ladies also belong to other Auxil
iaries, Mrs. Burton, president of
the Women’s Christian Tempest
Union made an announcement
that their convention be held the
10th and 17th of October at North
Platte. We also wish to acknow
ledge that at the last Douglas
County Board meeting. Mrs. Esth
er Smith president of Christian
Women’s Community Fellowship
was elected to the office of secrc
tary for the Womens Christian
Tempest Union. She is the first
Negro woman to hold this office
and congratulations are m order
both to Mrs. Smith and to the
Mrs. Esther Smith, Pres.
Mrs. Cleota Marton, Sec’y.
s. J„ director of the Department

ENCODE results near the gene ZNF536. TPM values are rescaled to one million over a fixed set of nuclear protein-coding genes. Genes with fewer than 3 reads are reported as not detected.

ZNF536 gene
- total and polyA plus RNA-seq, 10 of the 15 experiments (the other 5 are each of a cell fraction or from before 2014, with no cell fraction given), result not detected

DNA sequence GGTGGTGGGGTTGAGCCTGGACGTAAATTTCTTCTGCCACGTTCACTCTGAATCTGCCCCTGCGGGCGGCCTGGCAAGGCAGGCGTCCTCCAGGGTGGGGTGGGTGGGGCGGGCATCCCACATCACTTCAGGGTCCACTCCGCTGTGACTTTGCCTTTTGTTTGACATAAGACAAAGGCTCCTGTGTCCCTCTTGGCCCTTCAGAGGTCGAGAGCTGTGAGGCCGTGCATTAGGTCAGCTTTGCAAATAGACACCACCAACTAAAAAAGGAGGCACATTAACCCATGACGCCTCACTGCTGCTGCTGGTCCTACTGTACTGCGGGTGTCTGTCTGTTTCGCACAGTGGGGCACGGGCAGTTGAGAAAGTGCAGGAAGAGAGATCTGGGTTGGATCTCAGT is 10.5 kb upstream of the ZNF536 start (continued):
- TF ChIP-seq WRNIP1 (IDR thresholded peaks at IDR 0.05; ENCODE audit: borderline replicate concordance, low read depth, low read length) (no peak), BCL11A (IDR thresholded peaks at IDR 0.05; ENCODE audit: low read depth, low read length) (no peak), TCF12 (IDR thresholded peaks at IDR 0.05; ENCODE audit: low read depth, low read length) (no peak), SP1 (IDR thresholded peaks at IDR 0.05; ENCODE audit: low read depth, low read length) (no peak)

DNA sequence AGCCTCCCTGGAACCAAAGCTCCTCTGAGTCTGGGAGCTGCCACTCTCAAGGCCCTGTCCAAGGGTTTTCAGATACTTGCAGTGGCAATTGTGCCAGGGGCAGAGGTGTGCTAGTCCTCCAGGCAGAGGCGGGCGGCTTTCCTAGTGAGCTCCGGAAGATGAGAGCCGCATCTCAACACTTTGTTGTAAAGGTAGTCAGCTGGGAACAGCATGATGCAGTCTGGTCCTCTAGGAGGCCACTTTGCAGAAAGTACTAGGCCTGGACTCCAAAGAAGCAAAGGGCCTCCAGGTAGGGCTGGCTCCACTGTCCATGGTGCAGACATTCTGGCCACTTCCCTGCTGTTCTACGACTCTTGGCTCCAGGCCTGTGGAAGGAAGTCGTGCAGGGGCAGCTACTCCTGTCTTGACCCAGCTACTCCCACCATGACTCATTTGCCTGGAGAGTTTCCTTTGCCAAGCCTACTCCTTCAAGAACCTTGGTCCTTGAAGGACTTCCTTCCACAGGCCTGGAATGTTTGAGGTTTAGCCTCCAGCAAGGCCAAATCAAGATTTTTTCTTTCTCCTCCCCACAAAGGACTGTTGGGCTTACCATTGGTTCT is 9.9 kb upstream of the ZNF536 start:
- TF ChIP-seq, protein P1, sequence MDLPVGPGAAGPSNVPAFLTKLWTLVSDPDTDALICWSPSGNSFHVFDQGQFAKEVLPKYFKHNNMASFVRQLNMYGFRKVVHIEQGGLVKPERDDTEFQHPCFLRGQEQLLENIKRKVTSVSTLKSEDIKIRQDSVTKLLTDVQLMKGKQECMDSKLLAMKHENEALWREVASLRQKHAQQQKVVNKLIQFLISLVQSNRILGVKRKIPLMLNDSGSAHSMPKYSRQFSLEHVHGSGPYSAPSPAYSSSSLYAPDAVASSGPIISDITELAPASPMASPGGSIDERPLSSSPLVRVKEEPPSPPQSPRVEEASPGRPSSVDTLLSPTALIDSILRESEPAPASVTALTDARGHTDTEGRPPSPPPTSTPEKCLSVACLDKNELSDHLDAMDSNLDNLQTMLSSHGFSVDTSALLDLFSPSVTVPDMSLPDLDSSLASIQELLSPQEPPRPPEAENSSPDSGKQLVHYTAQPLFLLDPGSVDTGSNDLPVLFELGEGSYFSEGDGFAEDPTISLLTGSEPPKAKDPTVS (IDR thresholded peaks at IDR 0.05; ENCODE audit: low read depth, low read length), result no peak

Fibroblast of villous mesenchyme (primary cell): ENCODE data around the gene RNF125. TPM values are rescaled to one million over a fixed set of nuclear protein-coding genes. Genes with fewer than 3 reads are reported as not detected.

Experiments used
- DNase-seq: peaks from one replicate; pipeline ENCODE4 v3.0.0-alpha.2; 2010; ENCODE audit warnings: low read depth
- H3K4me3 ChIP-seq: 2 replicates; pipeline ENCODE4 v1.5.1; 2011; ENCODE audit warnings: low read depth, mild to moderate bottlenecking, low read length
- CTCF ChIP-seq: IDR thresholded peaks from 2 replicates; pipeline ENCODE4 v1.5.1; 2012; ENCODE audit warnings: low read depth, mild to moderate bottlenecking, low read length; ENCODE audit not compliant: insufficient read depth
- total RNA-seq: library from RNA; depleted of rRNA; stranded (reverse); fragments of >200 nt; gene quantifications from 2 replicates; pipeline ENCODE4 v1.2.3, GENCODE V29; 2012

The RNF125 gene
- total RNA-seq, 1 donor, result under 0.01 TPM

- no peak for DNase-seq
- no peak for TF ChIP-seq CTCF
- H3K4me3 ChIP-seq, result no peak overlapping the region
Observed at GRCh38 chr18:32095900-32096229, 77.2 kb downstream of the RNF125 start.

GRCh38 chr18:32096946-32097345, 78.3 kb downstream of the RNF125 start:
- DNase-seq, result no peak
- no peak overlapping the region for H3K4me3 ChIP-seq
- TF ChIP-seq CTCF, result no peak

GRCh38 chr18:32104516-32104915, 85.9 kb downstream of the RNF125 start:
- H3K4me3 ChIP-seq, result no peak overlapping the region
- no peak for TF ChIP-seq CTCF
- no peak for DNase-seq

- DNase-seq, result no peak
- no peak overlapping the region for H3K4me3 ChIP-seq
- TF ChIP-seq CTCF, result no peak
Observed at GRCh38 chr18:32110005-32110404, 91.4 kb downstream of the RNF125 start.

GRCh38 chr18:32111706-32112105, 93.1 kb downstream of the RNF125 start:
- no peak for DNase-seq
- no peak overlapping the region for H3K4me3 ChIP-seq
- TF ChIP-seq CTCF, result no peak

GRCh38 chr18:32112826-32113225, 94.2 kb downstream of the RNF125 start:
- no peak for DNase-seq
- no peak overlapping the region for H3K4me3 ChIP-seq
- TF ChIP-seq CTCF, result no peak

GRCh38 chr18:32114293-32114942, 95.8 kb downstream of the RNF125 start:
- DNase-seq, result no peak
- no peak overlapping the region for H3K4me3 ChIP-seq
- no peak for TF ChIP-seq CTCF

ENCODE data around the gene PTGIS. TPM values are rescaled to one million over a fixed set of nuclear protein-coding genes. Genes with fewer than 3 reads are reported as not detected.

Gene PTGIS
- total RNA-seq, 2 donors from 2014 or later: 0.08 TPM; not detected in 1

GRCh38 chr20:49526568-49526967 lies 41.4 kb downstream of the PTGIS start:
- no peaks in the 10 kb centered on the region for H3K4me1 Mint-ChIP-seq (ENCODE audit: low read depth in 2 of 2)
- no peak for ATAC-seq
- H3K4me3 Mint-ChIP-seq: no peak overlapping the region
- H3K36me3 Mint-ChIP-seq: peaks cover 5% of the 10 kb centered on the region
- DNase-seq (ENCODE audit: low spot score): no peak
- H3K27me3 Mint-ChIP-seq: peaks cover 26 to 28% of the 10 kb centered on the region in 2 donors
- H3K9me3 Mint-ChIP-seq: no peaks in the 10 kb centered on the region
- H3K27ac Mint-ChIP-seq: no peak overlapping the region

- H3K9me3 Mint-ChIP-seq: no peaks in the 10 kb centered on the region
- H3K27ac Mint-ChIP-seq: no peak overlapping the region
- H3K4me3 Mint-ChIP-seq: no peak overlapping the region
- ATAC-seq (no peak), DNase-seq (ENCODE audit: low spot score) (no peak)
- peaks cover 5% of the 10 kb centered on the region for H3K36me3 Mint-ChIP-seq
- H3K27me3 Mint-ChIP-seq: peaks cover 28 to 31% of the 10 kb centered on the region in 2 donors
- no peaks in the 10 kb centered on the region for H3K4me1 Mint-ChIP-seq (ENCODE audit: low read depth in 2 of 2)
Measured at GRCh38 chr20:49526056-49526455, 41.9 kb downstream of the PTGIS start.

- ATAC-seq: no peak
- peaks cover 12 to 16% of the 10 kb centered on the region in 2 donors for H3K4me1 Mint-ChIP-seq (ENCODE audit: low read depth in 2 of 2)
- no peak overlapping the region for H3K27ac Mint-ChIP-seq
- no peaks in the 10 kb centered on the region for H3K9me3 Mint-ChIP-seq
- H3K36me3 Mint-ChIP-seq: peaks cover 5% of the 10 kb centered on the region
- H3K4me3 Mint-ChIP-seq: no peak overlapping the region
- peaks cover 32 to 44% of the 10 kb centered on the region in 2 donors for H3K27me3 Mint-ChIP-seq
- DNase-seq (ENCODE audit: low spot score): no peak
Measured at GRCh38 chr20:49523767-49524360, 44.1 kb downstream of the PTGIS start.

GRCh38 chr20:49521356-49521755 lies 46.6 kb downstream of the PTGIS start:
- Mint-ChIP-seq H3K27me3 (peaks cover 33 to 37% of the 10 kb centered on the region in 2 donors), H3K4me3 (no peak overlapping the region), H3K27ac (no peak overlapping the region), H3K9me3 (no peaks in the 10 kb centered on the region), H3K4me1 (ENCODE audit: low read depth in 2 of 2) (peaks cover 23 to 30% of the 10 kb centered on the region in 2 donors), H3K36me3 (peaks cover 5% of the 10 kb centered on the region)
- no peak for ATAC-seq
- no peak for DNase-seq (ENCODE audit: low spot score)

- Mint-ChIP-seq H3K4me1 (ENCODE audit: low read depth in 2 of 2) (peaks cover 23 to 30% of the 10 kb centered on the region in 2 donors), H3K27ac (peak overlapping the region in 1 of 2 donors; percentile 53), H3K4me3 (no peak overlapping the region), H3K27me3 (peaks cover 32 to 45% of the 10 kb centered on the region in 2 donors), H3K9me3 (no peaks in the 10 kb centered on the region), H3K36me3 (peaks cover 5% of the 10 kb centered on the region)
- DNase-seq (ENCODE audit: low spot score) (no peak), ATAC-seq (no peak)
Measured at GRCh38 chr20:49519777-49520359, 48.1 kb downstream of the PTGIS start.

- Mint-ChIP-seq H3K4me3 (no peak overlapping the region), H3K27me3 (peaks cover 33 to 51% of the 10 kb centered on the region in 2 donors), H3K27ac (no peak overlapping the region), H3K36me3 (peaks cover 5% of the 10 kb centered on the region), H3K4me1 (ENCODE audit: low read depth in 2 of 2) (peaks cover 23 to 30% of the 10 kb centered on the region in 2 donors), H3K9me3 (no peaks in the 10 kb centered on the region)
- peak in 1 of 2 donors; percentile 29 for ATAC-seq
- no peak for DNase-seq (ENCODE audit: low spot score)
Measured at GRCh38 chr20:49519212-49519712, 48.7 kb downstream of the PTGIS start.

of English; the Rev. Austin E
Miller, S. J., Dean of Men, and
Prof. Laurence H. Brown, Direct*
of of the Department of Sociolo
gy, Students were John T, Mc
Evoy, 5118 Underwood Avenue,
snd Joy C. Berkheimer, 3024
Membership in th? organization
will be divided into active, asso
ciate and honorary. Honorary
membership will be conferred on
faculty members, alumni and
friends of the University who
evidence an interest In the or
ganization. Associate membership
will be awarded to students who
desire limited participation. Ac
tive membership will be confer
red on students who wish to par
ticipate in all function? of the or
ganization. It will remain active
through summer sessions.
The University’s student news
paper is conducting a contest a
mong students to select a name
for the organization with a prize
og $10 for the student who sub
mits the winner.
Father Smith described the
group as a “fluid organization.
It is the easiest thing in thcwirld
to join, and the easiest to leave.”